Problem with sand is, to the despair of ecologists the world over, sand in piles rapidly becomes sand in spreads when it is disturbed sufficiently, so that while Alexander, the yard boss didn't mind the lads having fun, he objected mightily to finding his traction resource disseminated over an acre and a half when the stuff was needed.

Initially he tried to do what all men that don't have kids of their own try to do when faced with a confrontation with children.

He tried to be reasonable.

Now explaining logically to a bunch of people who are just starting to experience the first hints of non-head hair growth, the subtle blossoming of testosterone, the occasional warble and fracture in the voice, is like trying to talk a mountain out of your way. It's like trying to explain Calculus to your dog, which has a concentration span of "One, Two, Supper-time."

So after a few futile attempts to dissuade the boys from spreading his sand all over, Grant got angry.

"Grant got angry."

This is like saying about anybody else "They leapt into the air, flew gracefully over the station, perched on top of the water tower and sang the arias from a Puccini opera."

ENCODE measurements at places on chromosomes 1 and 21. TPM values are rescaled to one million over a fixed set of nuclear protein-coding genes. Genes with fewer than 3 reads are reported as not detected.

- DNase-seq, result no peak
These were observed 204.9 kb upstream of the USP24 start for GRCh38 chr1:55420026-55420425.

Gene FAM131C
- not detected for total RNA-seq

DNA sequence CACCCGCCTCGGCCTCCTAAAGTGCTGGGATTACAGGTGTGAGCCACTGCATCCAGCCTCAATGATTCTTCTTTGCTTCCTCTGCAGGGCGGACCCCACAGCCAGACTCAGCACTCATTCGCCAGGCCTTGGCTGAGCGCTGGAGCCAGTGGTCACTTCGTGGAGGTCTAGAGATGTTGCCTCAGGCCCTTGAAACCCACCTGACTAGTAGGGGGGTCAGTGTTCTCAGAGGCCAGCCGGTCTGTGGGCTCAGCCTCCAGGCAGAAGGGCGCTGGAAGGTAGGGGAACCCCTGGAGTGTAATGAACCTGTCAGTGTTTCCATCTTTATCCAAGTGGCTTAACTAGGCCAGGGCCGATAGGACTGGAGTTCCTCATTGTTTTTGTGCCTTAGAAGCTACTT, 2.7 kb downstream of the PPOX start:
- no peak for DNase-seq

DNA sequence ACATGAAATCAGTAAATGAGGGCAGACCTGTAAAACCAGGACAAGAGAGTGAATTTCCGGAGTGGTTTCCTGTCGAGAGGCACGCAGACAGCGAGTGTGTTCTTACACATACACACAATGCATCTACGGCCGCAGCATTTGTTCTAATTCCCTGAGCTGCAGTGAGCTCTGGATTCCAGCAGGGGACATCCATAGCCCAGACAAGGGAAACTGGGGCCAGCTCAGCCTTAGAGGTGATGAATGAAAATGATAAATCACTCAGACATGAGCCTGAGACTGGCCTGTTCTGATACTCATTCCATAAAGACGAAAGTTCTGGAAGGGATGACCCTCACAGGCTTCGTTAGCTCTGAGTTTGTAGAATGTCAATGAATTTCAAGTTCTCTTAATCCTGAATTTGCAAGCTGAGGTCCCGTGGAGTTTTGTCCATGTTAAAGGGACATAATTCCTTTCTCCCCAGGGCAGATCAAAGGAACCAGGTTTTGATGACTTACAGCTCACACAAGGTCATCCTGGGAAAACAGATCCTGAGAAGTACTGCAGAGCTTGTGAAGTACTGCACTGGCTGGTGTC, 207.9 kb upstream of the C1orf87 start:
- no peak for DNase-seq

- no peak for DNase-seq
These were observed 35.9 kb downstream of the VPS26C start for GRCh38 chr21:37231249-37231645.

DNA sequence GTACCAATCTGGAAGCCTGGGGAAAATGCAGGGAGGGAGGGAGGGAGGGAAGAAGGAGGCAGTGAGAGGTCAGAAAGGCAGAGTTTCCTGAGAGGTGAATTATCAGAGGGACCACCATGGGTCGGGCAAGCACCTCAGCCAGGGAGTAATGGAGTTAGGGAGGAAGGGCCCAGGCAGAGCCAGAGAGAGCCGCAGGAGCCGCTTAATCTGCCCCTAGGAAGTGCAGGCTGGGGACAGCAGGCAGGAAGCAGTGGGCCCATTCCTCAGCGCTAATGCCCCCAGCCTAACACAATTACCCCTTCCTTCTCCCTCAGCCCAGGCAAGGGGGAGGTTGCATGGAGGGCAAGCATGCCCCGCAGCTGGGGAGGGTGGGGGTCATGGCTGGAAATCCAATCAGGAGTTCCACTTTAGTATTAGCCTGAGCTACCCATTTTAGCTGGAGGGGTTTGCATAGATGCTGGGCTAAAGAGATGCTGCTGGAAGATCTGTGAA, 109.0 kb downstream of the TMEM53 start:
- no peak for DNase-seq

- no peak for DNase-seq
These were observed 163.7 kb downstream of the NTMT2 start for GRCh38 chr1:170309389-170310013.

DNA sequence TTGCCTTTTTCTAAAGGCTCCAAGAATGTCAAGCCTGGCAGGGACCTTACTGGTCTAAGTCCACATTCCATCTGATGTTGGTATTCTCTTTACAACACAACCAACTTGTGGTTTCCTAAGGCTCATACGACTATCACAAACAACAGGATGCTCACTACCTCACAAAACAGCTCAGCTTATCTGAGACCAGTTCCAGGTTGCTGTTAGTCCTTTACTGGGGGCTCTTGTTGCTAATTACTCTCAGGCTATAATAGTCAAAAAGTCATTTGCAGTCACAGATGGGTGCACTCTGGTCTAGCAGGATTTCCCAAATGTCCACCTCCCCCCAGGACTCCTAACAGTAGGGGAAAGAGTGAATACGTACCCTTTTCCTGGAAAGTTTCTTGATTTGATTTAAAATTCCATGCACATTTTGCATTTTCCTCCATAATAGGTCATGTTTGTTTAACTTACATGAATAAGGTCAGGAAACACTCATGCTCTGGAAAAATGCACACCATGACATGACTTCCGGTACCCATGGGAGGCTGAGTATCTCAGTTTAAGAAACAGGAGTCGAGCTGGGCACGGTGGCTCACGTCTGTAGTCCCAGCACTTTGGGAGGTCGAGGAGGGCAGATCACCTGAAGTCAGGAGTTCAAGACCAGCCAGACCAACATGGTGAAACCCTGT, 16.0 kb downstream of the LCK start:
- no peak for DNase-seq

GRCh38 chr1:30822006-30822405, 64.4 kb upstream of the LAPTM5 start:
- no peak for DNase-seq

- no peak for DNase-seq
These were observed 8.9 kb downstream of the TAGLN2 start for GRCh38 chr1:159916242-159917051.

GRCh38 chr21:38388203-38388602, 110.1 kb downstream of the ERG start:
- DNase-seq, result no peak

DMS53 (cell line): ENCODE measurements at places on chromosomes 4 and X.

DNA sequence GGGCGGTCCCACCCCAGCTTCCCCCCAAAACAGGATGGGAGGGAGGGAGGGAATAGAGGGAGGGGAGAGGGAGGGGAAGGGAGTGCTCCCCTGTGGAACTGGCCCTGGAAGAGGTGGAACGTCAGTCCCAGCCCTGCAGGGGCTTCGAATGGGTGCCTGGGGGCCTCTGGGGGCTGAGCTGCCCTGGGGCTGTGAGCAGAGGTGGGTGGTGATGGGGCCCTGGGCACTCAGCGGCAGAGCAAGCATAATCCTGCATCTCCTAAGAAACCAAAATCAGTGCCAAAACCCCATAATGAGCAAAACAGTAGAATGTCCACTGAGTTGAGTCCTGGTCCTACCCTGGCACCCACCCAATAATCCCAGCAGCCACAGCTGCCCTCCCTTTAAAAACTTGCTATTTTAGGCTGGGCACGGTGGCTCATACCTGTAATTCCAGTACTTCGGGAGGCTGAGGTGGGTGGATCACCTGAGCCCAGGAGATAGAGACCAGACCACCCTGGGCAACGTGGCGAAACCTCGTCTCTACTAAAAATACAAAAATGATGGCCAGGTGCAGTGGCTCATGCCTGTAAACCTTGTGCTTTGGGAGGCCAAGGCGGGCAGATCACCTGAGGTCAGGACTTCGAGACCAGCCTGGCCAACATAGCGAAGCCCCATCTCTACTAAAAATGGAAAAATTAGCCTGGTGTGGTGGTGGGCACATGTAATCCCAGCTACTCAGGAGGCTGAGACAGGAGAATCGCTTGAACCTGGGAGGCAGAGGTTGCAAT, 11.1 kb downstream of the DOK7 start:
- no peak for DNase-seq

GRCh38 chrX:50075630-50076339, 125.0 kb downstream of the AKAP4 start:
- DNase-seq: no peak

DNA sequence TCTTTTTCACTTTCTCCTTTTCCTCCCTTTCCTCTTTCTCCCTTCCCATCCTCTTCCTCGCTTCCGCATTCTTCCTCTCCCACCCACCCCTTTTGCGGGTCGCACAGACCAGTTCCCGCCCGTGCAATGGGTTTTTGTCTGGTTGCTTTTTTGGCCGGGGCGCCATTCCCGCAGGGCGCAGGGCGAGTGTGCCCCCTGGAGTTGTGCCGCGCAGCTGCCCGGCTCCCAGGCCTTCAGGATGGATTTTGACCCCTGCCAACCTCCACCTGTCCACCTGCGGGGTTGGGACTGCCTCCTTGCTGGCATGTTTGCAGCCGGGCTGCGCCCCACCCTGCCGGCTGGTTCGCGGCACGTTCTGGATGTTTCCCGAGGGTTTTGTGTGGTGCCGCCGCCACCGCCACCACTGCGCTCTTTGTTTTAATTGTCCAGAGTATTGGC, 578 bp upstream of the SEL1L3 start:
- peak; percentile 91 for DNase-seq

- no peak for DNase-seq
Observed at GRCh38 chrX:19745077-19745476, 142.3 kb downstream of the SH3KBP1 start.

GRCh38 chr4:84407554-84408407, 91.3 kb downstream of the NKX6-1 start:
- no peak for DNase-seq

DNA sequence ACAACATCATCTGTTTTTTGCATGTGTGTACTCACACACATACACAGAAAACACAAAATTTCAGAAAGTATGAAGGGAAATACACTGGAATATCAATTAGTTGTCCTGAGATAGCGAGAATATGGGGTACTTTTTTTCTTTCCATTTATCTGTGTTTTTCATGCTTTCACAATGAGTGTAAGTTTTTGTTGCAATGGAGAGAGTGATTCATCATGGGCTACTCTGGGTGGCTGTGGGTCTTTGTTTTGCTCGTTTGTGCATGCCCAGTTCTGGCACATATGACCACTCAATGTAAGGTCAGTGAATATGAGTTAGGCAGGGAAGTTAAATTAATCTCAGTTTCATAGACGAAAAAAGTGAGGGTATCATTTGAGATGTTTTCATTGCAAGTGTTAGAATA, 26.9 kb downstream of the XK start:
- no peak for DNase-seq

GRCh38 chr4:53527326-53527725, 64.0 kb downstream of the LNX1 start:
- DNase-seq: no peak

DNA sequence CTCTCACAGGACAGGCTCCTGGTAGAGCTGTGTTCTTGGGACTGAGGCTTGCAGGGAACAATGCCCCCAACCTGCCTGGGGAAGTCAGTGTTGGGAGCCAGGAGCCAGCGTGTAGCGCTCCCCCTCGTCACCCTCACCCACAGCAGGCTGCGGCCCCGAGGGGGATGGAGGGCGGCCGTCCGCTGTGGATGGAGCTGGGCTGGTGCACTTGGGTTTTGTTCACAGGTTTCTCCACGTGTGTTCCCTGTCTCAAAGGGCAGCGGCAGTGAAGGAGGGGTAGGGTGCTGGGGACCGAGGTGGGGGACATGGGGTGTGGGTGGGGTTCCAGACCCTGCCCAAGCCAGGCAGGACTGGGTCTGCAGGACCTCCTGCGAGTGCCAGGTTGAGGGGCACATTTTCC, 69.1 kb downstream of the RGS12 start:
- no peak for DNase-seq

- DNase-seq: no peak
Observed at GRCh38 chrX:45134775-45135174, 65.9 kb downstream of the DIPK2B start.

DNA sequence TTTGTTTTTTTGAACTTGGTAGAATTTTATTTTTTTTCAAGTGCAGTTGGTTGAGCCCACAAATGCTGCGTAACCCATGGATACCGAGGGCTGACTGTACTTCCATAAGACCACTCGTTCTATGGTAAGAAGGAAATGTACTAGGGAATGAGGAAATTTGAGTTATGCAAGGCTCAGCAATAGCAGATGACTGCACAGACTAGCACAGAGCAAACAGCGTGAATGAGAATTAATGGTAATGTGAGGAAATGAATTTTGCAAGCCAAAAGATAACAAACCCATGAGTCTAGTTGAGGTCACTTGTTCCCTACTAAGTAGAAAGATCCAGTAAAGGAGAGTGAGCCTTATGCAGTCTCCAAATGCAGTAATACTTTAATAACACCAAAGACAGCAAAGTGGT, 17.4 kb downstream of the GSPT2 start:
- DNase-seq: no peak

It's about as likely.

But angry Grant got.

Now some kids, if you put the wind up them, will do as they're told, but there is always at least one who will take any criticism as a direct affront, and dig in their heels. And when your heels are as big as Tiny's it takes more than a subtle hint to move them.

Every turn Grant made, Tiny was there to frustrate him.

Grant put a fence around the sandhouse.

Tiny swiped some boltcutters from Cotton's General Store and cut his way in.

Grant posted signs.

Tiny chucked rocks through them.

Grant chased Tiny from one end of the yard to the other, shouting imprecations all the way.

Tiny, with the wind and the stamina that only a pubescent can have, laughed and laughed and escaped through a hole in the fence and circled back through the woods and beat Grant back to the sandhouse and threw more rocks through the signs.

Well, frustration finally got the better of Grant, so he approached Sheriff Dillon to intervene.

Dillon took it upon himself to have a chat with Tiny Snr. regarding the antics of the son, but Tiny Snr. was made in the mould of Clay Shay and cast a benevolent eye on his offspring, so the sheriff tackled the confrontation head-on.